Having a discussion with children about what they saw and what they think about it will be easier if they already know the commandment. It then becomes the normative standard that helps parents teach the faith. Take these moments as opportunities, and don’t let them slip by without comment. Children look to their parents for leadership and guidance so having a firm grasp on the catechism will help.
Be encouraged! There are some other great strategies parents can use in fostering a family’s good media consumption habits. First, they can take time to preview films before their children watch them. Watch it first, and then think about what’s in the movie. What are the major themes? The plot of Disney’s Bambi (1942) hinges on the death of Bambi’s mother. After watching the film — if parents feel it’s age-appropriate — be prepared to talk to children about death, the possibility of their own death and a death that would leave them without a mother or a father.
Let’s say the child is older and wants to watch the Kevin Bacon movie Footloose (1984). While it was originally rated R, in recent years it’s been re-rated PG. Here’s where parents will want to be careful about depending on the rating system. The more recent ratings may not be entirely helpful. It may have changed, but the film still includes the same adult themes that may not be appropriate for younger viewers regardless of its current rating. Previewing it will help decide whether to let a child watch it. An additional online help is www.imdb.com. Each film has a “parental advisory” page detailing instances of sex/nudity, violence/gore, profanity, alcohol/drugs/smoking and frightening/intense scenes. Here are the parental advisory pages for Footloose and Bambi:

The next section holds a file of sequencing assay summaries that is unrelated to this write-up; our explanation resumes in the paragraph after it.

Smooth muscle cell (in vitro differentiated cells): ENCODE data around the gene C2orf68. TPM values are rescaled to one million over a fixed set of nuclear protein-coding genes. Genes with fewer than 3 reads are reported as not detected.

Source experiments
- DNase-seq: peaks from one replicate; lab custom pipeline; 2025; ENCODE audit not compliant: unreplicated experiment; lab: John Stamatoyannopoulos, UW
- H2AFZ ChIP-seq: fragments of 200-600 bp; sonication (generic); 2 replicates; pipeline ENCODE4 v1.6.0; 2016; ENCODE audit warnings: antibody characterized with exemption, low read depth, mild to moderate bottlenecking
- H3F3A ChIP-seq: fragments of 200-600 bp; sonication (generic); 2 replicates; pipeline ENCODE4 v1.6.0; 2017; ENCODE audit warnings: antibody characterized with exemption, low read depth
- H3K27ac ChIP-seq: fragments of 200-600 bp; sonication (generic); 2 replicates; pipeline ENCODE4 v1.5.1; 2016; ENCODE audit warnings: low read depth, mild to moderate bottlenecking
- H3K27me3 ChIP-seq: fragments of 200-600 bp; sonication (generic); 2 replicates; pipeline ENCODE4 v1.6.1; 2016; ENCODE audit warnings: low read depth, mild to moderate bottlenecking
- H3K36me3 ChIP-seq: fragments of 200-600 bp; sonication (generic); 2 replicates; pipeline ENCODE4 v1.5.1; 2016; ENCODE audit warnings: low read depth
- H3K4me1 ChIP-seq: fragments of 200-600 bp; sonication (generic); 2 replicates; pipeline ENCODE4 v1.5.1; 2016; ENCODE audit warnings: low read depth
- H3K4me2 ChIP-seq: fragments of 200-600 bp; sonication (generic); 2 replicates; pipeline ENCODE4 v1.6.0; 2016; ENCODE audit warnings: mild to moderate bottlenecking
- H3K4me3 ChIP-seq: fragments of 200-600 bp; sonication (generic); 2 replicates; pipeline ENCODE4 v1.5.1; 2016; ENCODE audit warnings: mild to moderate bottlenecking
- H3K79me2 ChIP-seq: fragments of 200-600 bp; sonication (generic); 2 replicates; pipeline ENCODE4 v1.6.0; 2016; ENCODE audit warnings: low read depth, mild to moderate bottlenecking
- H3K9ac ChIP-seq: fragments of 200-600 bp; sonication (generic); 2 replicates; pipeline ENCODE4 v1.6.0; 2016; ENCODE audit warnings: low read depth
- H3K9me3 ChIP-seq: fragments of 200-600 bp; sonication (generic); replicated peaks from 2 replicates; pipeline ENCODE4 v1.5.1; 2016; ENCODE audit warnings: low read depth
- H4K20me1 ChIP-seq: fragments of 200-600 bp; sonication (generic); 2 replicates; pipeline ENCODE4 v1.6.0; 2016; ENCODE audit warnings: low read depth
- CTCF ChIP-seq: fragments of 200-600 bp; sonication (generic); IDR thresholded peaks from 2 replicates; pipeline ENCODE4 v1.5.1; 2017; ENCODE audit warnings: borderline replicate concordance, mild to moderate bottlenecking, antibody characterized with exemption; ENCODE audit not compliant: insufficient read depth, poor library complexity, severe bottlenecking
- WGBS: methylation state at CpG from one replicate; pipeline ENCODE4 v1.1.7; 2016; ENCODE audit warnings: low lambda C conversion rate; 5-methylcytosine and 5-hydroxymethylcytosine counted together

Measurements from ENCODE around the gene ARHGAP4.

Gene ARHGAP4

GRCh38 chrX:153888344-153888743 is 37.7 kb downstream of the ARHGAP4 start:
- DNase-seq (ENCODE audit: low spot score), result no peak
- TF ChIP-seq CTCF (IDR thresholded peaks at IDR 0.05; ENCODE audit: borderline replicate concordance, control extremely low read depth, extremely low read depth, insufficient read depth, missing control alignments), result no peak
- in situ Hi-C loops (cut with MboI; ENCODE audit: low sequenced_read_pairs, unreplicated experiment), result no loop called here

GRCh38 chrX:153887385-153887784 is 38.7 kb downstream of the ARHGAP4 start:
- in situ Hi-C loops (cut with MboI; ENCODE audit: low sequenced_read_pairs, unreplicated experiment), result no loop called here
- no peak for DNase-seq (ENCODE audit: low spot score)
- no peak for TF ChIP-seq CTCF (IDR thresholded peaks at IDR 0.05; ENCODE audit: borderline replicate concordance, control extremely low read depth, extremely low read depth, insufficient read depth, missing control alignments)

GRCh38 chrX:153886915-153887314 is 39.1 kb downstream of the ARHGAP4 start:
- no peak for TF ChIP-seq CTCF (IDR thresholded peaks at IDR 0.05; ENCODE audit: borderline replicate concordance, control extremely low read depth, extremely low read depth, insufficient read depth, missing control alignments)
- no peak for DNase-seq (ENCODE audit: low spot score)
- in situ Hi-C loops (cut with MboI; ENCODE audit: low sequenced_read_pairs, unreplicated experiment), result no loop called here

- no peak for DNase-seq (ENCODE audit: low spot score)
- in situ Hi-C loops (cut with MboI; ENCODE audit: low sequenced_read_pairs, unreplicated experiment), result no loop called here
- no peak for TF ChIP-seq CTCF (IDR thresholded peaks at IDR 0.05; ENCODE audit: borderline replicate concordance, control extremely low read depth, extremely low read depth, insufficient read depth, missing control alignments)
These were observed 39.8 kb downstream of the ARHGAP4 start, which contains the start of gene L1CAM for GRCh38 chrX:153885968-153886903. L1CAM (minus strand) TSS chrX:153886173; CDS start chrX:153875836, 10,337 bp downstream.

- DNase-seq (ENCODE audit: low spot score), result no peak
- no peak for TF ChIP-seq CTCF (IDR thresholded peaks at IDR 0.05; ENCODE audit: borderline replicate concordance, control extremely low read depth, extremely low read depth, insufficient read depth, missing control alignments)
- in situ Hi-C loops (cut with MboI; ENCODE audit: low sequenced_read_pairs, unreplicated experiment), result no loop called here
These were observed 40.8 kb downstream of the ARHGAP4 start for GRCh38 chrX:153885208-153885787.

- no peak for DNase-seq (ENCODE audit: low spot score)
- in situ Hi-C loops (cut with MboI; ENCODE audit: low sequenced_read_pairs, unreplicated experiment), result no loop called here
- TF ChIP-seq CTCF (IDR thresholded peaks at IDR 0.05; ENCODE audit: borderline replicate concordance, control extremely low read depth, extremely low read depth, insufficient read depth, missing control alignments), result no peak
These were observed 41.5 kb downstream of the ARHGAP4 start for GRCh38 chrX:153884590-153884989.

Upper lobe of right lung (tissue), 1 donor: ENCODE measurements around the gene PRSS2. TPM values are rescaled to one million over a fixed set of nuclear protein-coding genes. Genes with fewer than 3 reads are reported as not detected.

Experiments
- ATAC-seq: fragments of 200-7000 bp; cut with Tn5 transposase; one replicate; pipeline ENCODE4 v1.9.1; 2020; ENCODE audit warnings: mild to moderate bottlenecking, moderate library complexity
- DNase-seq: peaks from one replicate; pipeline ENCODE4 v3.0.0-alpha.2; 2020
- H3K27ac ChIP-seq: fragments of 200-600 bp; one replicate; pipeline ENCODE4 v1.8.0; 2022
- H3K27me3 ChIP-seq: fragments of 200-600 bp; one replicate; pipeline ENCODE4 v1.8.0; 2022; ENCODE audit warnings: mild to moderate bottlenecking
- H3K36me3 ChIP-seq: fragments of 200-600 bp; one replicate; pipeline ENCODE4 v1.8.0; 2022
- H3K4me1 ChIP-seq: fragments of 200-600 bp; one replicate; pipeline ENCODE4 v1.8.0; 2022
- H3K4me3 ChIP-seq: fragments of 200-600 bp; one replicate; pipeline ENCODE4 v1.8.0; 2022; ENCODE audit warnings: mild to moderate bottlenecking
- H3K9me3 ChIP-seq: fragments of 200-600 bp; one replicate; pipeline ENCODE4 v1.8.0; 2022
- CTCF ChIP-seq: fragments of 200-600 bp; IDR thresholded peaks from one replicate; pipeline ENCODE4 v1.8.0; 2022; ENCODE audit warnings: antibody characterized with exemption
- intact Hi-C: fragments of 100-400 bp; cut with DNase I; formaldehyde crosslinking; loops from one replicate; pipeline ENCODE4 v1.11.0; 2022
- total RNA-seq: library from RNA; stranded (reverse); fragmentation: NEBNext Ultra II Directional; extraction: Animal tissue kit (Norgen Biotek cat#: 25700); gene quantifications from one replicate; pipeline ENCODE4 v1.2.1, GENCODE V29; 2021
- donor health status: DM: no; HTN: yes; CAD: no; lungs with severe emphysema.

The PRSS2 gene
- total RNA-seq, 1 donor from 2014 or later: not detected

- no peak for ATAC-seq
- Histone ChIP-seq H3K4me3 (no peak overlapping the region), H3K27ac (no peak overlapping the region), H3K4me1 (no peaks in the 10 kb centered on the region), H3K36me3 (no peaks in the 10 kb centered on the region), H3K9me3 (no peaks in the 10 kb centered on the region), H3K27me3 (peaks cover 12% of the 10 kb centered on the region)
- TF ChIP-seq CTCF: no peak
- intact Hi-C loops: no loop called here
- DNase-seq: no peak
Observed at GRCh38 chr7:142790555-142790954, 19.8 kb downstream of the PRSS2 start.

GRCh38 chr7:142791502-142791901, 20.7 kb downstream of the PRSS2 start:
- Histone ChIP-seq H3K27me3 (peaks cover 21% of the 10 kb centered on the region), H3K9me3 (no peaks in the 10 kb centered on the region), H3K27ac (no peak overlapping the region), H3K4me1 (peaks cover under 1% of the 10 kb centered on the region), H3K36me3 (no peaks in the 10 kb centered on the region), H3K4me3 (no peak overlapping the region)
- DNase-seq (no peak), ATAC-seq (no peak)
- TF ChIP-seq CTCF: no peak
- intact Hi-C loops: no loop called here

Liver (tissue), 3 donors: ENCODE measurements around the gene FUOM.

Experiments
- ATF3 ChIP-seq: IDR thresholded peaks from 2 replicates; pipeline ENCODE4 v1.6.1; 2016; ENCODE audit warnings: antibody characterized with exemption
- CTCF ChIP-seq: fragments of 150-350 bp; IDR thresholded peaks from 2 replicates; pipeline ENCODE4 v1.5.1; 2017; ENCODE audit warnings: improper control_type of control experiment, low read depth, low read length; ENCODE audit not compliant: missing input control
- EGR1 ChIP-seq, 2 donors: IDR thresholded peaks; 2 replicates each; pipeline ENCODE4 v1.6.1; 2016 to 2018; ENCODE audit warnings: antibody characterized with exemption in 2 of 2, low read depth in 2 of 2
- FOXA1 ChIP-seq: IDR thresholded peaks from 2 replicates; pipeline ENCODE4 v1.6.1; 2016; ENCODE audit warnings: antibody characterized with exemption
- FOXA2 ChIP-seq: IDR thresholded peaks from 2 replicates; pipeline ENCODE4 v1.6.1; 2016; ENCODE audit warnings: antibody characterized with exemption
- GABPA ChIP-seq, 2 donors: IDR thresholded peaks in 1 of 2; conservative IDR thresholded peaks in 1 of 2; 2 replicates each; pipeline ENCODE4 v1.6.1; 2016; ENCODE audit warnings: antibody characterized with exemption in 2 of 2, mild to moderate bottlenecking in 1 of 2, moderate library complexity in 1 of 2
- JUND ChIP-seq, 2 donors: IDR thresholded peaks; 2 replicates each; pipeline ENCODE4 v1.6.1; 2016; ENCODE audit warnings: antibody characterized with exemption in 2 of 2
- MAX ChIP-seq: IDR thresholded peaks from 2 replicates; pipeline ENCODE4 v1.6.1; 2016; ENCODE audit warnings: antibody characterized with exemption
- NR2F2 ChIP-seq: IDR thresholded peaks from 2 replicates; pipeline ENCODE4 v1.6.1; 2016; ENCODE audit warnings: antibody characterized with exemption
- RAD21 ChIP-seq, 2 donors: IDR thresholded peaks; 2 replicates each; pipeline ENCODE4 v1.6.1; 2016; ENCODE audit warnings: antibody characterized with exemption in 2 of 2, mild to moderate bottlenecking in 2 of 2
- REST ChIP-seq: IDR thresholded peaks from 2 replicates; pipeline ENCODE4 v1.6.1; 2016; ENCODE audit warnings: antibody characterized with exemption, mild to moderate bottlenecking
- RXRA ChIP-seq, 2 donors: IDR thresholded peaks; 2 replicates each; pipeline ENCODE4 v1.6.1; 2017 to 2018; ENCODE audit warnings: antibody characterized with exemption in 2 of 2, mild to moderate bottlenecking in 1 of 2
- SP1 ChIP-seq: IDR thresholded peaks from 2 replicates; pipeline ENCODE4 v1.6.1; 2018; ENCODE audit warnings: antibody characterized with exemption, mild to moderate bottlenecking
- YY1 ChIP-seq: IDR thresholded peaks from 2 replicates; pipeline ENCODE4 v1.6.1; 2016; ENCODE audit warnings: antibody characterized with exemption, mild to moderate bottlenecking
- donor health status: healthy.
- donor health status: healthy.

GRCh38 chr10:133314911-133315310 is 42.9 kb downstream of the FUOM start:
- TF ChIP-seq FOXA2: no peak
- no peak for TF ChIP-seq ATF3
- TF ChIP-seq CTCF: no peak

If the movie in question is just coming out in theatres, websites like www.imdb.com and www.rottentomatoes.com can provide some reviews and information about the film’s content. Understanding that it may be difficult to find the time and/or the money to preview first-run films, these websites may be very helpful. In addition, Lutheran families can take advantage of movie reviews found on this website (and/or the LCMS Reporter and The Canadian Lutheran online) and the follow-up radio interviews connected to the reviews on www.IssuesEtc.org.
There isn’t time to review every new film, but there are a number of film reviews now available at www.mountolive.ca ranging from children’s movies like How To Train Your Dragon 2 to the zombie movie Word War Z to the horror film The Conjuring to dramas like The Great Gatsby and 12 Years a Slave, even fantasy movies like Maleficent and The Hobbit: The Desolation of Smaug. The purpose of these reviews is not just to review the film but also to help families and individuals begin to look differently at the medium of film, to consider that movies of every genre contain more than their more obvious surface elements. While Christians are free to watch a wide variety of films, they can also be careful as they watch. We should consider if the film is helpful for teaching some aspect of the faith, whether a movie may help build up a person’s faith or if it’s challenging or even hostile toward his or her faith. Using Scripture and the Small Catechism, everyone can get more out of their media consumption. Having a firm confession of faith will help Christian viewers go beyond personal concerns and enable them to seek out the good of their neighbor, whether that neighbor is their child or a fellow adult.